Skip to comments.FReeper Book Club: The Debate over the Constitution, Centinel #1
Posted on 02/01/2010 7:56:26 AM PST by Publius
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BTT for night shift.
I agree that business is a big impediment at whatever scale the republic is. However, a countervailing situation would be that the individuals would see the effects of this open border policy in a very real sense and the people who are suffering under this would be right there to do something about it. They would also be in a better position to do something real about the problem. About the best I can do right now is confirm that people who are coming in to do my yard or construction work are legal. If not, I don't do business with them, hoping to starve the beast.
I would say lawyers and bankers/financiers. Lawyers seem to lapse into case law discussions where the average common sense person's eyes would glaze over and would revert the discussion to where it needs to be - the Constitution. I think equally privileged and elitist are the bankers. If I were president, I'd certainly want to break up this lovefest amongst Goldman Sachs, the government, and the Fed. I was struck when Michelle Bachman asked Tim Geithner to tell her where in the Constitution it said he had the right to do (whatever it was he was doing). He acted as if he had never heard of the document. Scary.
That seems to work when the representatives are insulated from the constituents. I propose to remove that insulation.
Remember how they insulated themselves during their town hall meetings? They ridiculed those who believed in fiscal restraint and the proper role of our government.
Gee....just like the Nazis ridiculed the Jews.
What I am speaking of, and what Madison was talking about as well, is any group with similar interests gaining control of all three branches of government.
Look closely at all three branches of our government today and see what group you think that might be.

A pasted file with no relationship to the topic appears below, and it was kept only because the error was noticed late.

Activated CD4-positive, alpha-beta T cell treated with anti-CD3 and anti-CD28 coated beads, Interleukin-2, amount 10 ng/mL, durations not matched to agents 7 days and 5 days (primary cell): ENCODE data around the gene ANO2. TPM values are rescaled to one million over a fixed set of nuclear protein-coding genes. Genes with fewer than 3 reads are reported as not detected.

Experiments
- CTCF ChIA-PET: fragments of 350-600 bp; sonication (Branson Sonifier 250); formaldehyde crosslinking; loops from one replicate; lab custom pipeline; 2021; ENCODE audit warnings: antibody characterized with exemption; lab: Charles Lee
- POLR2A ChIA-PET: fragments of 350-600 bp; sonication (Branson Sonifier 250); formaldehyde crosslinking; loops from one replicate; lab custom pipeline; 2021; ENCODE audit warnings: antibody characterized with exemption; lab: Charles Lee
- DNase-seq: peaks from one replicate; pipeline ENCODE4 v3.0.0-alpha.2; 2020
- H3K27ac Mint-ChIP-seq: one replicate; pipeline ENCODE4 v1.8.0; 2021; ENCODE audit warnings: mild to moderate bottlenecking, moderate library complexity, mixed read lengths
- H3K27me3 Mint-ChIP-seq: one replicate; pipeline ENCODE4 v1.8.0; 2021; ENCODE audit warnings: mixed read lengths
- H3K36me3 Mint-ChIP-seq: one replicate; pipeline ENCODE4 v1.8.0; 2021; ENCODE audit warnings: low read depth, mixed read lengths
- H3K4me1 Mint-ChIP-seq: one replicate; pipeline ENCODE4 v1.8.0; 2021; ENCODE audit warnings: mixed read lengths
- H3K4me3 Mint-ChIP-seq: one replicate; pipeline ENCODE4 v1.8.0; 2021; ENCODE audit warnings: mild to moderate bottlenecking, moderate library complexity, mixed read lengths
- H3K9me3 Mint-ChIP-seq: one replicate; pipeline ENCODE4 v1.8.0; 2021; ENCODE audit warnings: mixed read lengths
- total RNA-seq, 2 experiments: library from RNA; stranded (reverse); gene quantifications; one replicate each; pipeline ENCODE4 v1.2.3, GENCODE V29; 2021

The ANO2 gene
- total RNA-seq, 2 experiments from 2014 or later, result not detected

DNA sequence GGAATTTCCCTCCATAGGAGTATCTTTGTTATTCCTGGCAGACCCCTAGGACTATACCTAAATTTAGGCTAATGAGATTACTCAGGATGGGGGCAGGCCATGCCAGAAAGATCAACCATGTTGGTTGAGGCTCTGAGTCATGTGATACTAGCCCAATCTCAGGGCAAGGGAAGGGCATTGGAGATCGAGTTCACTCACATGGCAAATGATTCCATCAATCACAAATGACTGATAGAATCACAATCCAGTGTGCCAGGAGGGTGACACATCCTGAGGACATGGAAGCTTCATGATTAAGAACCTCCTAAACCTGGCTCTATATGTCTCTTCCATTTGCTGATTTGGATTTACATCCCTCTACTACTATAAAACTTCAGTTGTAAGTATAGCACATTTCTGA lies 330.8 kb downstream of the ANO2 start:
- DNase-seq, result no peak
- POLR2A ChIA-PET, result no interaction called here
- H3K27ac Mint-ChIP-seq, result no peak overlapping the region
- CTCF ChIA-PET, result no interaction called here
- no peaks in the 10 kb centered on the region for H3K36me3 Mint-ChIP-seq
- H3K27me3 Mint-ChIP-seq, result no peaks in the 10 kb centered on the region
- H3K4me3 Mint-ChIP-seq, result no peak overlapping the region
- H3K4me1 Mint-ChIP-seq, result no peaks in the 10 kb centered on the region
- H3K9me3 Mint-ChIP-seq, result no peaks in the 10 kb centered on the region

That is one of my favorite words.
I know someone who is simultaneously obsequious, abstruse, and pedantic. He is overly fawning when addressing others, speaks in a highly professorial manner, and focuses on minute detail and technicality when discussing topics.
But he's a nice guy.
I think the problem with today's "elites" is that they see themselves as trans-national, which was probably not the case in the 18th century.
Look at the reaction by elites to the Iraq wars. They refused to show patriotism, wear flag lapel pins, even said they would not inform American military if they became aware of impending ambush.
The People, on the other hand, seem to have much more nationalistic pride in their country, and are not ashamed to openly express it, and even rejoice in it. It is from the aggregated People that we get a collective concious of what it means to be American, and why a national identity is important.
Being ruled only by people who cannot or will not articulate an American exceptionalism would lead to an erasure of ties to America's history, and the temporal responsibilities between "antiquity" and "posterity," as Paine and others often cited.
That’s a good obsevation. There is a little too much Oxford and Sorbonne, and too little Georgia Tech.
Fascinating history about whiskey and how tax makes people relocate businesses.